Skip to main content

WandaVision: How Scarlet Witch and Vision's children could change the MCU

(Image credit: Marvel Studios)

Marvel Studios' upcoming Disney Plus streaming series WandaVision seems to be placing a focus on adapting the torrid comic book romance of Wanda Maximoff/the Scarlet Witch and Vision.

Some of what that entails has already been seen previously in the Marvel Cinematic Universe, through their star-crossed affair as an Infinity Stone-enhanced human and a synthezoid who must overcome his own destruction – but one of the more off-kilter aspects of their comic book history may also take center stage in the series: their twin sons William and Thomas.

If you're wondering how an artificial man without human biology can father children, the answer to that and the implications of that answer may be at the heart of the conflict in WandaVision, as it was in the show's comic book source material.

Who are William and Thomas?

(Image credit: Marvel Comics)

As in the movies, Vision and Scarlet Witch developed a complicated romance in the comic books culminating in their wedding, which led, naturally, to Wanda's desire to build a family and have children – a prospect stymied by Vision's lack of human reproductive material (it's been implied he has human-like reproductive physiognomy, so sex is possible but reproduction isn't).

Enter Agatha Harkness, a powerful witch who has served as Wanda Maximoff's mentor over the years (though she was first introduced as a nanny for Franklin Richards in Fantastic Four). Though she'd later take Wanda under her wing, the pair first met in a noted haven for witches, New Salem, Colorado, facing down a coven of magical villains named Salem's Seven; a group comprised of Harkness's grandchildren, fathered by her son Nicholas Scratch.

When Salem's Seven are defeated after burning Agatha Harkness at the stake, she enters an astral form and imbues Wanda with massive amounts of magical energy from the Seven – magical power Wanda uses to form her twin sons William and Thomas, who become the consummation (of sorts) of her marriage to Vision.

Though William and Thomas are infants and appear as human children, seen swaddled in blankets in the WandaVision trailer, they are not actually flesh-and-blood in comic books. Instead, they're magical manifestations of part of the soul essence of the demonic Master Pandemonium, one of the many guises of the devilish Marvel Comics villain Mephisto, working through a human agent.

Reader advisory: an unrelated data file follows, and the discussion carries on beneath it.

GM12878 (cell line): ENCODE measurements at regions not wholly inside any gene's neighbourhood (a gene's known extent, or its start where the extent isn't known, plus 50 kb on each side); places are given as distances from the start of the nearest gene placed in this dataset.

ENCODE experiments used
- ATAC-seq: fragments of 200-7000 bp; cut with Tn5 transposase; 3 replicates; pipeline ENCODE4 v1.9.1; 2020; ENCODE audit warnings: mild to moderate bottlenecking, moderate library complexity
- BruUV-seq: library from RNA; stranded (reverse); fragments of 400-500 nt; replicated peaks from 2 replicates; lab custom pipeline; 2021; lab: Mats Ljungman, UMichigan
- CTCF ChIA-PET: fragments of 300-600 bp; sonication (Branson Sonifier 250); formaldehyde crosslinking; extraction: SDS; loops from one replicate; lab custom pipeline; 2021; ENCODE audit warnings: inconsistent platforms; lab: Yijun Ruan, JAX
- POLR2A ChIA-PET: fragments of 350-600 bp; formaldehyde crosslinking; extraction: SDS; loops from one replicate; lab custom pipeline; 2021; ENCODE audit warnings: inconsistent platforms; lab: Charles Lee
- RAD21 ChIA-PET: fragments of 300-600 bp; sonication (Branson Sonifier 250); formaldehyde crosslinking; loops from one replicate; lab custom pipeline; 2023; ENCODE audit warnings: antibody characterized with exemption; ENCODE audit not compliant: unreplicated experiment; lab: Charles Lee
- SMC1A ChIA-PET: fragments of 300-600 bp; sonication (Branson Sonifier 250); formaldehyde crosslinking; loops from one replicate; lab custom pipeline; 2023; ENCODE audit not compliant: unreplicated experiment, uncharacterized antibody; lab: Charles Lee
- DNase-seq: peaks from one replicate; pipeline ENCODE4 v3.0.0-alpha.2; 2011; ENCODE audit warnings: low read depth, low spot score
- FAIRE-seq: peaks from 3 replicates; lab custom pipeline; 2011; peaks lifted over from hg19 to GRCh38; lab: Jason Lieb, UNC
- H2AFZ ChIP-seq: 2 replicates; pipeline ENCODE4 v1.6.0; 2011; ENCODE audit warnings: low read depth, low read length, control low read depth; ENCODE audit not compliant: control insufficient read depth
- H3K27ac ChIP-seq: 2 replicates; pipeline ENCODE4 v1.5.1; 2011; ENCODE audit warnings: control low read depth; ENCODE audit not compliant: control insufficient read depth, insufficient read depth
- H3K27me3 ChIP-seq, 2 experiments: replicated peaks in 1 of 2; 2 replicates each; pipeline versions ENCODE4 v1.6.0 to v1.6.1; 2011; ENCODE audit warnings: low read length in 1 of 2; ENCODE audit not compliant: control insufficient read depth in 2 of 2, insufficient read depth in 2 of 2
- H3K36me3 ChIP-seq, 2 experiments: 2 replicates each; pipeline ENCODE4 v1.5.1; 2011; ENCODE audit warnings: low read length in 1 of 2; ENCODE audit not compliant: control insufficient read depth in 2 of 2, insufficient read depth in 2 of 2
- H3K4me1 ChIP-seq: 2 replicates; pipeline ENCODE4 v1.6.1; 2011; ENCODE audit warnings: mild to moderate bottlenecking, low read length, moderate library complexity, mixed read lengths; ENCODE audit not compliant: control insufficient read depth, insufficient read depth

Unfortunately, the timing of this revelation couldn't have been worse for Wanda, who was still reeling from the corruption and destruction of her husband the Vision, who had turned evil, tried to conquer the world, and rebuilt as an emotionless husk. All of this is too much for Wanda, whose sanity is threatened by the series of events.

To end the madness, Agatha Harkness reabsorbs the twins back into Master Pandemonium's soul, and erases their memory from Scarlet Witch's mind. But the memory of her children returns when Wanda is rescued from the real culprit behind the entire thing – Immortus, one of the many guises of the time-traveling Kang, the villain of Ant-Man 3 to reportedly be played by Jonathan Majors.

Years later, Wanda finally loses her grip on reality and attacks her own teammates, the Avengers - leading to the (temporary) deaths of Hawkeye, Vision, Ant-Man, and more in a story-arc titled 'Avengers: Disassembled.' And of course, that story led to House of M – an even more complex reality-bending story that had its own easter egg in the WandaVision trailer.

Who are Wiccan and Speed?

(Image credit: Marvel Comics)

The defeat of Mephisto and Immortus and the disappearance of the magically created William and Thomas wasn't the end of the twins' story. The human portion of their souls, created from Scarlet Witch's power and Mephisto's dark magic, were reincarnated as the human children Billy Kaplan and Tommy Shepherd who, despite being born and raised separately, each developed mutant powers; with Billy able to alter reality through spellcasting like his mother Scarlet Witch, and Tommy able to run at super-speed like his uncle Quicksilver, Wanda's brother from comic books who perished in the MCU in Avengers: Age of Ultron and who had a more central role in Fox's later X-Men films.

Taking the codenames Wiccan and Speed, Billy and Tommy reunited as Young Avengers - teen heroes who stepped in following the dissolution of the original Avengers in the aforementioned 'Avengers: Dissassembled' and who have connections to the classic team.